Including free writing in course-focused journal writing exercises will help students to learn to transfer thoughts, questions, and reflections into writing. However, not all journal writing should be free writing, as students will find it difficult to reflect and make connections if not given the time to think and the freedom to approach journal writing in the ways that suit them best. 


Examples to Work With

Course-Focused Journal Topics.doc
Course-Focused Journal Writing Entry.doc
Free Writing Entry.doc


Integrating Journal Writing into a Unit Plan

Here is a simple guide to integrating course-focused journal writing in a unit plan

journal.jpg
1. After first introducing the unit topic and overview to the class, introduce the journals and inform the students as to how they will be used (see Table_1.jpg). Then ask the students to complete their first journal entries by reflecting on what the new unit entails – What do they think they will be learning? What interests them? What are they not looking forward to studying? What do they already know? What would they most like to learn or do during this unit?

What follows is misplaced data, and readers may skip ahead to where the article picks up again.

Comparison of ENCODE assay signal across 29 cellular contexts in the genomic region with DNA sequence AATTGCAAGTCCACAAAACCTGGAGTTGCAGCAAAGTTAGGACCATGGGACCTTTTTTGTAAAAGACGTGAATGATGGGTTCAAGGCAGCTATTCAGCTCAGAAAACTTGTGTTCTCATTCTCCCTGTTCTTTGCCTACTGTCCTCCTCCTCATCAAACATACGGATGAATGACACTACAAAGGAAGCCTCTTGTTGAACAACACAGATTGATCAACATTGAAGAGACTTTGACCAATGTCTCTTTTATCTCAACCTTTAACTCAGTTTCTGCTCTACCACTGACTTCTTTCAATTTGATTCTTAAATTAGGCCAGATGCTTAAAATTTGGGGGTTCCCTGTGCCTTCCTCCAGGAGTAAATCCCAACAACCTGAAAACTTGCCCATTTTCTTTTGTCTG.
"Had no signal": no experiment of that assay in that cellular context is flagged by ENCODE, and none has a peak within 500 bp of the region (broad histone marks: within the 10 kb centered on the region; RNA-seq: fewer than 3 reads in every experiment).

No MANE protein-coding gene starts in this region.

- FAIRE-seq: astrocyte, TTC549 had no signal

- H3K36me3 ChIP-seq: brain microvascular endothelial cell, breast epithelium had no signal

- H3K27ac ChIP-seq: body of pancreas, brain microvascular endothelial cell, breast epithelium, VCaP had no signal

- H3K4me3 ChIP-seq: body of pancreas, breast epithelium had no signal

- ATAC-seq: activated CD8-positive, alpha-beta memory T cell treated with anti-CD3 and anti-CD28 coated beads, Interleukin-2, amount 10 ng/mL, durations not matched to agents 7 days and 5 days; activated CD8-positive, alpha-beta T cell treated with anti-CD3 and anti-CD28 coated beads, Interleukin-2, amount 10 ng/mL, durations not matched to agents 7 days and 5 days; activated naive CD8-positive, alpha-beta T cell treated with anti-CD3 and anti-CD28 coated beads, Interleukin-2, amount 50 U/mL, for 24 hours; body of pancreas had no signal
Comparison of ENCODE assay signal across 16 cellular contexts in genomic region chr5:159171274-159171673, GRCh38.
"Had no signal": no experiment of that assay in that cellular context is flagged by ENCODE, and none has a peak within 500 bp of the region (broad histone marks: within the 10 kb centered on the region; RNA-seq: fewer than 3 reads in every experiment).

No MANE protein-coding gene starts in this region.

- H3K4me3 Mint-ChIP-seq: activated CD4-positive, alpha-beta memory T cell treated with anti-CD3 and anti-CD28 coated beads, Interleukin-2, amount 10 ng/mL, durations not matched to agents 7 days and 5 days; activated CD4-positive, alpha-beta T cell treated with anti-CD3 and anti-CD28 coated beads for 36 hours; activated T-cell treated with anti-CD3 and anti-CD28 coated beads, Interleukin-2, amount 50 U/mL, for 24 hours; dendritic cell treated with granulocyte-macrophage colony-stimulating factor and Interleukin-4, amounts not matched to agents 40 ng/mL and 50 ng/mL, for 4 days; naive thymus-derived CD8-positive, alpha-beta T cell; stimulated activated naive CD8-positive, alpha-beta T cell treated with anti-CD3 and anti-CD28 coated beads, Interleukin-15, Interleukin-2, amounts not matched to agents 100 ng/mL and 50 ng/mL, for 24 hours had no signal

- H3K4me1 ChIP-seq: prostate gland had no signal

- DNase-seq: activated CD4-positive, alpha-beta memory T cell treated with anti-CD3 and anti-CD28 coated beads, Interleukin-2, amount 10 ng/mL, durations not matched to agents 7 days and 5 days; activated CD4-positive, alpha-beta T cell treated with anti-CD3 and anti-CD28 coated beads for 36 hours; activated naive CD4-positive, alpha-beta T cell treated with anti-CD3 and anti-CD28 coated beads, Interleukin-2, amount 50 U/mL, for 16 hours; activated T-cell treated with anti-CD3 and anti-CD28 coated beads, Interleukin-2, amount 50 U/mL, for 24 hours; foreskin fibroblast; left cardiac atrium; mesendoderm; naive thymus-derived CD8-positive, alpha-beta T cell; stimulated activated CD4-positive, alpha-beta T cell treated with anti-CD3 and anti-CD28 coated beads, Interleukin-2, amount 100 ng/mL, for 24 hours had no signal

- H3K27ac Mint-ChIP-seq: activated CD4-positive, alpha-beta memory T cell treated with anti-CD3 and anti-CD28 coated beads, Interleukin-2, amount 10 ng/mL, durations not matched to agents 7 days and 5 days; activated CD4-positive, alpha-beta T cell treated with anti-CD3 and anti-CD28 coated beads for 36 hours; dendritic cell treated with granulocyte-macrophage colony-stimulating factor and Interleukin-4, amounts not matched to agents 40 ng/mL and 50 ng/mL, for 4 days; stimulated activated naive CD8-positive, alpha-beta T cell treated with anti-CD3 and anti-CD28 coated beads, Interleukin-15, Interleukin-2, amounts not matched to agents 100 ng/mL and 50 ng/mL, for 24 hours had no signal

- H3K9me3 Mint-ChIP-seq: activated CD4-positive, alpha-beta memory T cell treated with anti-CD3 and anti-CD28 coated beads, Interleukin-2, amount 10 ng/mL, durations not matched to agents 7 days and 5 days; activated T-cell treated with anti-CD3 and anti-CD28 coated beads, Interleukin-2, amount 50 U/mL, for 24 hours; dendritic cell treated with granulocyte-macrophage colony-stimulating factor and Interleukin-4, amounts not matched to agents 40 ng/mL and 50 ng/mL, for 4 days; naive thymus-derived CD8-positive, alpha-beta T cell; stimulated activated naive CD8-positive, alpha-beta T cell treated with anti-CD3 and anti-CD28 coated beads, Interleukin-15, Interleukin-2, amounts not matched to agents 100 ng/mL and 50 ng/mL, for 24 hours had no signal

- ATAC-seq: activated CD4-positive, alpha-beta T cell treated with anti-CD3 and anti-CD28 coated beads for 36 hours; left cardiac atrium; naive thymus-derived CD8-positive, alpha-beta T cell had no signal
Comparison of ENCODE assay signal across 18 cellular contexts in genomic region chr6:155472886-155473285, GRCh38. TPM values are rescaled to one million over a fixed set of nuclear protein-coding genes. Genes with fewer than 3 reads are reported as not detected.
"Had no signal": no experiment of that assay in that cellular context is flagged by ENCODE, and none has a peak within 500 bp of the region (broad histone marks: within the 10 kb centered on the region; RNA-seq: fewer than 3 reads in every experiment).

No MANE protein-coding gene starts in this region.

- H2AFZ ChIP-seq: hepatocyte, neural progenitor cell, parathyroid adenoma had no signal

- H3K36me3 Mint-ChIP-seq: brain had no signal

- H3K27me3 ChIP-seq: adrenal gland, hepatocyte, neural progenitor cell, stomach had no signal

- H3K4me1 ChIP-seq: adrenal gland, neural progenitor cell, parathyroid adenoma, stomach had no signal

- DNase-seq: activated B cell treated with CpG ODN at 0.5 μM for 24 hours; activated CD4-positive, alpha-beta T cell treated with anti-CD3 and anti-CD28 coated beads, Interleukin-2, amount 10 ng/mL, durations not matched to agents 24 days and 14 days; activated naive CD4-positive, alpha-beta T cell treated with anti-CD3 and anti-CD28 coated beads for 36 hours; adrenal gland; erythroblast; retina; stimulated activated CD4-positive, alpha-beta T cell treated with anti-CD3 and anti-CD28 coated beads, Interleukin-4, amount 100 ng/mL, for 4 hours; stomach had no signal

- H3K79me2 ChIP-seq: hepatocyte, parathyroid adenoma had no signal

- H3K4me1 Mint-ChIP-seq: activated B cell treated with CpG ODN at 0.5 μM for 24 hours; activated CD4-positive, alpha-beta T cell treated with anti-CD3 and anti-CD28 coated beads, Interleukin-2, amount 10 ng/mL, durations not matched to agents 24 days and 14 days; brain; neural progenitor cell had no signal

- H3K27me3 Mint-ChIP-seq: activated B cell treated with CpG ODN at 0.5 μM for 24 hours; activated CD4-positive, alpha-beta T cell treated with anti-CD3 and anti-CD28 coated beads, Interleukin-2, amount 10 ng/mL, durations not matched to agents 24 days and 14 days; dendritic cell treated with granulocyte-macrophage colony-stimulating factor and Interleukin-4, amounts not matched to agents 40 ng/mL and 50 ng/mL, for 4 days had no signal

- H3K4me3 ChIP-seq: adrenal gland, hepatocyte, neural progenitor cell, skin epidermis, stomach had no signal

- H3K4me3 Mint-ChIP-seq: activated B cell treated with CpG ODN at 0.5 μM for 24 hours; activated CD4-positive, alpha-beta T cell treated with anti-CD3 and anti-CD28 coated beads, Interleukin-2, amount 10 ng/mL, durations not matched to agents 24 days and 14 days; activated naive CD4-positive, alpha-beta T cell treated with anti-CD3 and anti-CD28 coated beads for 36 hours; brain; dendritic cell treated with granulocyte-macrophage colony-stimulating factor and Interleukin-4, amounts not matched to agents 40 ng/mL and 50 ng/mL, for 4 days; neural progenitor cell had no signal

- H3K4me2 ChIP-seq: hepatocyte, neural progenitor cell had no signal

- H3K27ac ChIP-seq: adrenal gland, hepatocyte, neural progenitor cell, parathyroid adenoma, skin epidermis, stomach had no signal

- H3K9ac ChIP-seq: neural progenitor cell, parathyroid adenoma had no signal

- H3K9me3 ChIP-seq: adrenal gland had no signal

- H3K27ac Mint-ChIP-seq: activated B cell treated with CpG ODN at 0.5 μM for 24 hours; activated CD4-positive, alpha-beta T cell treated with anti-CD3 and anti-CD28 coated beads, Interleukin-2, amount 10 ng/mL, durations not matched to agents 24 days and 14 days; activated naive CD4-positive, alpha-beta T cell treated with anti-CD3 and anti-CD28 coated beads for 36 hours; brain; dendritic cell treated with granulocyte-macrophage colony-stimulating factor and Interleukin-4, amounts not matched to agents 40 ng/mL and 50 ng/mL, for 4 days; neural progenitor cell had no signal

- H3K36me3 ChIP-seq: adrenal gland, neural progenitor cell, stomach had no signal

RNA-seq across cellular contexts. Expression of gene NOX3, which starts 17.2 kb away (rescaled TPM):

2. At durations decided upon by the teacher (ranging from everyday to once a week), allow the students to write in their journals for the last 10 minutes of class. They can use this time to write about what they are learning and what they are having difficulty grasping. They can write about what they have and have not enjoyed so far in the unit.